Visitors to the Freeman Store often comment that they feel as if they have “stepped back in time” or found themselves in “another era,” with the wood floors, wood and glass display cabinets, merchandise displayed on open wood shelving, and goods-for-sale nearby to museum displays featuring bolts of cloth, millinery and crockery. On a wintery day, the wood stove with a rocker and checkerboard close by gives a feeling of warmth and coziness, while the vintage chest Coke cooler is a welcome sight during warm summer afternoons. One of several general stores located in Vienna before the days of chains and “big boxes,” the Freeman Store remains a slice of living history.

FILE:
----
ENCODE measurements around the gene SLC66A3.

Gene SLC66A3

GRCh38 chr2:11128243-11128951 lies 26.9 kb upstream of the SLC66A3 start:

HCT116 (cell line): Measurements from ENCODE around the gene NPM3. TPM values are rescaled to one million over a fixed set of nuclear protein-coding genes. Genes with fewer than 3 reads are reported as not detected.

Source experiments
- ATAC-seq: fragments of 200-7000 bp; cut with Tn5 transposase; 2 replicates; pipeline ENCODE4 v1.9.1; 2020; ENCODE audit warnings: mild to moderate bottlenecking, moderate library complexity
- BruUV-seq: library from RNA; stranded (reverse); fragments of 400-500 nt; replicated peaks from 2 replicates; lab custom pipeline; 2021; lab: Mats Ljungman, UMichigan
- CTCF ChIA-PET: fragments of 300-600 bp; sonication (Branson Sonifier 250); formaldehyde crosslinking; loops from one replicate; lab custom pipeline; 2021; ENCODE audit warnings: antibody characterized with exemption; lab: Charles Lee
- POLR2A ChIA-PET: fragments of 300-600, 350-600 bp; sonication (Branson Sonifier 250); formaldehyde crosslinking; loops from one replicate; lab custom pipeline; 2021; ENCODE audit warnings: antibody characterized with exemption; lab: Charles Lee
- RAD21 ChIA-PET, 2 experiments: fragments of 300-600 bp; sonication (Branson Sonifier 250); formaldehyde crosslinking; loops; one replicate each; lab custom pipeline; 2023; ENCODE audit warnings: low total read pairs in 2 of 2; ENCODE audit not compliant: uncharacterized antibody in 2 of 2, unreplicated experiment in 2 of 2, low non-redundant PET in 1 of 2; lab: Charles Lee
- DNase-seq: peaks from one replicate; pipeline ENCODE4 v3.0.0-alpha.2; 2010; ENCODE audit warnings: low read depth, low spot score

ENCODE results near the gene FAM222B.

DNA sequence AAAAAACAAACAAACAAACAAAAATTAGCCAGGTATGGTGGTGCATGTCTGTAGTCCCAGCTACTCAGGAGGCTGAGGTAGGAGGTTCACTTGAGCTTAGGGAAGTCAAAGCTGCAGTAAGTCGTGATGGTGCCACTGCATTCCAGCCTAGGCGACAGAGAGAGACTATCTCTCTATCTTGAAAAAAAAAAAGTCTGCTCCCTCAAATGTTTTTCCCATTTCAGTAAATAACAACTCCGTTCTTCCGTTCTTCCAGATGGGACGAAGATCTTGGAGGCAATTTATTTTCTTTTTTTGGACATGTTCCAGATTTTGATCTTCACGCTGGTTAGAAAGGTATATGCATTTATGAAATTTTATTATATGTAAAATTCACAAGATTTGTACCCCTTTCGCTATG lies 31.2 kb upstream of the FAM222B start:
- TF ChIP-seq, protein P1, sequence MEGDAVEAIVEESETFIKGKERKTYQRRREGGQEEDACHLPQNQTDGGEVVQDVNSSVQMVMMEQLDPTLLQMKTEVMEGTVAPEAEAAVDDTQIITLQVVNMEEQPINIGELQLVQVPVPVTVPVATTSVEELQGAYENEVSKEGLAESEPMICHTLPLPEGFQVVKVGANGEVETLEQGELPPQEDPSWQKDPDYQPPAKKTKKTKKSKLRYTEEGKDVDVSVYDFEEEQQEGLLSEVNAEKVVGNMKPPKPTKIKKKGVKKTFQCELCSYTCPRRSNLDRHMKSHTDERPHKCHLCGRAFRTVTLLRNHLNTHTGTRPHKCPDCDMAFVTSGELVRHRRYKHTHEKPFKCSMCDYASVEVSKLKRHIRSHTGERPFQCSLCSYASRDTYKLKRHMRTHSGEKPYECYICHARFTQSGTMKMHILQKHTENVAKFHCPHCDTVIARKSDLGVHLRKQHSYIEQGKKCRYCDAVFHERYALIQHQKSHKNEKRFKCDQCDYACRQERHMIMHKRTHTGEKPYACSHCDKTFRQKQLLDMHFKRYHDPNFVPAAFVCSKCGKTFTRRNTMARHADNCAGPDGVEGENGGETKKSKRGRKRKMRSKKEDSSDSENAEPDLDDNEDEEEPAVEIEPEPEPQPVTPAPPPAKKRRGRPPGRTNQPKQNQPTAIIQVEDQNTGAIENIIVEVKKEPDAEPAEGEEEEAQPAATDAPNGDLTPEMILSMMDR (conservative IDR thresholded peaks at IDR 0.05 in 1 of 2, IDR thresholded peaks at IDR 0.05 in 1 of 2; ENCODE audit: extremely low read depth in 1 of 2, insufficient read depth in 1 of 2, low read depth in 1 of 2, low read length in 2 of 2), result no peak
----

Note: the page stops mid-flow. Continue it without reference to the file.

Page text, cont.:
Using the Freeman Store as backdrop, HVI has a new exhibit, “The History of the Country Store,” open now during Store hours (Wednesday thru Sunday, 12 noon to 4 pm). On entering the store, visitors will immediately see that the exhibit has made use of the store itself for staging and presenting artifacts, examples of merchandise which would have been offered in bygone days. Continuing on through the second floor exhibit rooms are displays and explanatory materials giving a full picture of the role of the country store, including general mercantile (pots and pans, horse collars and school books), voting precinct, dry goods (clothing and shoes for the whole family), feed, grain and seeds, all manner of hardware from farm implements to hand tools and nails, and in many cases (including the Freeman Store) a post office and general gathering place. The general store served as a grocery, including canned goods, eggs, fresh meat, and seasonal local produce. Purchases could be made by cash, a credit “tab,” or by barter, a frequent method of purchase for local farmers, who would bring in garden produce or dairy products in exchange for commodities such as sugar, salt or other store merchandise. Health concerns were addressed as well, with “medicines” guaranteed to cure everything from headache to baldness, toothaches to forgetfulness.